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An Introduction to Polynesian Anthropology

The Route to Polynesia

The Route to Polynesia

Another problem which has caused conjecture is the route by which Polynesia was reached from the Malay Archipelago. It is safe to say that when the Polynesian ancestors were pushed out of the Malay Archipelago by Mongoloid hordes, the only way open to them was the sea to the east, which was dotted with islands. It was the existence of chains of islands which rendered the ultimate arrival of the voyagers in Polynesia possible. It may be assumed that the various islands were discovered and occupied and that, as local populations increased and created complications, some of the settlers moved on toward the east to discover new homes. Thus, the process was a gradual movement by short voyages from island to island over some centuries of time. Some authorities hold that the Polynesians left the Malay Archipelago at about the beginning of the Christian Era and arrived at western Polynesia somewhere between the fourth and fifth centuries. This chronology was based on Polynesian traditional history and on genealogies, which are too uncertain for exact dates.

Two routes by island chains were possible, a southern route through Melanesia and a northern route through Micronesia. Early writers appear to have taken the Melanesian route for granted, and this unchecked theory has led to the assumption of Melanesian elements in Polynesia without critical analysis. A number of outlying islands along the eastern fringe of Melanesia were found to be occupied by non-Melanesian people, speaking pure Polynesian dialects, who were regarded as remnants of the early Polynesians left behind along the Melanesian route. More recent studies, however, show that many of these islands were peopled from Samoa and Tonga at a later period. The dialects, instead of retaining traces of an early archaic form, show close affinity with modern Samoan and Tongan. If the Polynesian ancestors had infiltrated through Melanesia, their descendants should show more Melanesian intermixture, such as deeper skin color, more woolly hair, depressed nasal bridges, prognathism, and slimmer calves. The bow and arrow, the Melanesian projectile weapon, is absent as a weapon in Polynesia. Some Melanesian social customs such as power of the sister's son and brother-and-sister avoidance are present in Samoa and Tonga, but they are apparently late influences from Fiji which never penetrated to the rest of Polynesia. Similarly, the wooden neck rest and the kava page 13bowl with a suspensory lug show Fijian influence, which never reached farther than Samoa and Tonga. Thus, elements of culture in Polynesia which were assumed to have a Melanesian origin are found, upon careful analysis, to be subject to a different interpretation.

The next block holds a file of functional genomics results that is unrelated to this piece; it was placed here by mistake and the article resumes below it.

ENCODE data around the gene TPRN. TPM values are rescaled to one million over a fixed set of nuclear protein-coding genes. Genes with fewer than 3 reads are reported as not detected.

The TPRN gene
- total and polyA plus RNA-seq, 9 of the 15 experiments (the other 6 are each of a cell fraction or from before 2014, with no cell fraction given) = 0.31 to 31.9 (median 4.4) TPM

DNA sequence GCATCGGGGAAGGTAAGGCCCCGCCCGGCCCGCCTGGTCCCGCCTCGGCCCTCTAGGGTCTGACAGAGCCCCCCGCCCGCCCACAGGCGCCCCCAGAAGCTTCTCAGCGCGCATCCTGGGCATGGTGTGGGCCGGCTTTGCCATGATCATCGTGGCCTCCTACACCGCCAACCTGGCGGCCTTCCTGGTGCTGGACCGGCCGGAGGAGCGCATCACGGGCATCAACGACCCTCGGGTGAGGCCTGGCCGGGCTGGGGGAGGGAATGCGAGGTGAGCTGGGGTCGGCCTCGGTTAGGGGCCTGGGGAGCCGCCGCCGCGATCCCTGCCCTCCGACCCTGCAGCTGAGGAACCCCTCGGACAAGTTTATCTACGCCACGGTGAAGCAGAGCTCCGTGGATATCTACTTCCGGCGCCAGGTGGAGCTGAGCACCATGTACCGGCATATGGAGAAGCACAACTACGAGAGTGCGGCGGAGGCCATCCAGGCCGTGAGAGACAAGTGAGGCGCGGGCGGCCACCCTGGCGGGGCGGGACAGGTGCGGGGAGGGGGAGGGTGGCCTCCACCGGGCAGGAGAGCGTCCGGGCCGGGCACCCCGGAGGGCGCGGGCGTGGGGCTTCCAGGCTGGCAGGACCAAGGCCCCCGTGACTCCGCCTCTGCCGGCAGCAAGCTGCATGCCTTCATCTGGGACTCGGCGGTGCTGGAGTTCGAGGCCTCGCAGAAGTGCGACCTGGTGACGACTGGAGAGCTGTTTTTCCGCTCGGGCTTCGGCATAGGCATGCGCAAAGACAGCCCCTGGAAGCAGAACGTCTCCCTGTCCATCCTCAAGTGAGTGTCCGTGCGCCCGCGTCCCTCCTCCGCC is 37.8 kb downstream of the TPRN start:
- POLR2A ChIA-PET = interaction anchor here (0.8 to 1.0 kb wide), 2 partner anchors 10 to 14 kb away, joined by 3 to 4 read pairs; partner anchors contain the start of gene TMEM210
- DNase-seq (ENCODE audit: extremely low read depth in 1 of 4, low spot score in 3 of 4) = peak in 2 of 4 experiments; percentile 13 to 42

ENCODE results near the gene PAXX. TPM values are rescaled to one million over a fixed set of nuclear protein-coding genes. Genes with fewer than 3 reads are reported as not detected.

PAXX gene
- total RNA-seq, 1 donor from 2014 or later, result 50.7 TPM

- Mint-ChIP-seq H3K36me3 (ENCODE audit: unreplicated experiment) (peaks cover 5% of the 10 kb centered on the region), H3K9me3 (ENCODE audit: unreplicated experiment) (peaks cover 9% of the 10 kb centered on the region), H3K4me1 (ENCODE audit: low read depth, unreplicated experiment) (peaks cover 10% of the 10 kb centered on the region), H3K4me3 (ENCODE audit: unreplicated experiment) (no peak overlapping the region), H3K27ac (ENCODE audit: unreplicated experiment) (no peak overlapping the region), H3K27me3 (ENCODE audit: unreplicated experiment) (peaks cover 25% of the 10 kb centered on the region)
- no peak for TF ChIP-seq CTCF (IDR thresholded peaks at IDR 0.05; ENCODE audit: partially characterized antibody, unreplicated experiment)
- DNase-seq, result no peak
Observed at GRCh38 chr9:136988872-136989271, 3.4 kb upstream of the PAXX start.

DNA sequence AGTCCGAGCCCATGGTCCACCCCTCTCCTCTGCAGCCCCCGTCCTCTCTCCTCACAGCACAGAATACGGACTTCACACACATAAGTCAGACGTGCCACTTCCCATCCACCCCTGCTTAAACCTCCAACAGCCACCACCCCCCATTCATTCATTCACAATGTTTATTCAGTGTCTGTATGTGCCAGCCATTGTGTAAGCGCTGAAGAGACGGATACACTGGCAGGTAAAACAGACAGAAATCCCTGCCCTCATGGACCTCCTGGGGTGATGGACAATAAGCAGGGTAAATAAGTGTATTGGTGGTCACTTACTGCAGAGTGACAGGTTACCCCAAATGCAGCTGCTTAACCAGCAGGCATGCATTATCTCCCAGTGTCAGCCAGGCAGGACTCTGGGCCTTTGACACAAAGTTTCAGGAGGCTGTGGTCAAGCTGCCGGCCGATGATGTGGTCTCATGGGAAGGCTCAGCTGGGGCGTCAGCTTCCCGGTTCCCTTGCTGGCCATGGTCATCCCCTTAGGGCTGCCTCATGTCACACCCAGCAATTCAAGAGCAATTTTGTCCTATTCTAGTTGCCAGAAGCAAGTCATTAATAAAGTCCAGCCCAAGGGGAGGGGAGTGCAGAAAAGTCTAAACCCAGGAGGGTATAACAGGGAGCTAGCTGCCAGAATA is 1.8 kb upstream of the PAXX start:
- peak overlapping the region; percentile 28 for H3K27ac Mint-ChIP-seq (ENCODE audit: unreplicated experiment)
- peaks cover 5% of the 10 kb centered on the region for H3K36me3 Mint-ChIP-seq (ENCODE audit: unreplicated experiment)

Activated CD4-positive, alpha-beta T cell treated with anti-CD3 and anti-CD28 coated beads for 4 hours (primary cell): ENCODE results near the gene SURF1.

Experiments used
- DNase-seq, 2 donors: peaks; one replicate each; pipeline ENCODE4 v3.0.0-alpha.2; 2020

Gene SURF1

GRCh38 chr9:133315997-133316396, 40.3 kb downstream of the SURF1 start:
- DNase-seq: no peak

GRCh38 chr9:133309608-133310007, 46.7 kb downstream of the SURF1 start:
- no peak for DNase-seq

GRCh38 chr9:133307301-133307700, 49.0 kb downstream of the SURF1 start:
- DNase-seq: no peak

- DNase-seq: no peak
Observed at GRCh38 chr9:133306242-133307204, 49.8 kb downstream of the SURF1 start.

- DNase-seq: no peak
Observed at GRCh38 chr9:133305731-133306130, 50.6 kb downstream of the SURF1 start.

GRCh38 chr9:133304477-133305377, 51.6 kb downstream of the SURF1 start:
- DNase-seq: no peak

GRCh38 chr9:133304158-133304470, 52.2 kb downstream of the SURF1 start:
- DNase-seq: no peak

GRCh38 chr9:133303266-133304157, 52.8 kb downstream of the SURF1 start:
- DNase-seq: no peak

The Micronesian route has much to recommend it. It accounts for the negative evidence against the Melanesian route. An analysis of Tongan mythology reveals that it has far more affinity with Micronesia than with Fiji, which is so close at hand. A significant item is the fact that the sling which was used in Micronesia was also the Polynesian projectile weapon. The many differences between the culture of western Polynesia and the rest of Polynesia is more readily accounted for if we assume that the main tide of the Polynesian movement flowed through Micronesia and directly from the Gilbert Islands to central Polynesia with minor streams diverging south to Samoa and Tonga. Had the main current been through Melanesia, the great efflorescence in Polynesian culture should more likely have taken place in Samoa than in the Society Islands.

One objection to the Micronesian route is the question as to whether or not the Polynesians could have carried their domestic animals and cultivable food plants with them through the eastern atoll end of the Micronesian chain. It is known that certain cultivable plants, such as the banana and breadfruit, have been reported as growing in the Micronesian atolls, but the subject requires tracing. However, the food plants and animals from the Indo-Malayan area reached Fiji through the Melanesian chain, and they could have been relayed later into central Polynesia through Samoa, even though the main human movement had not flowed that way.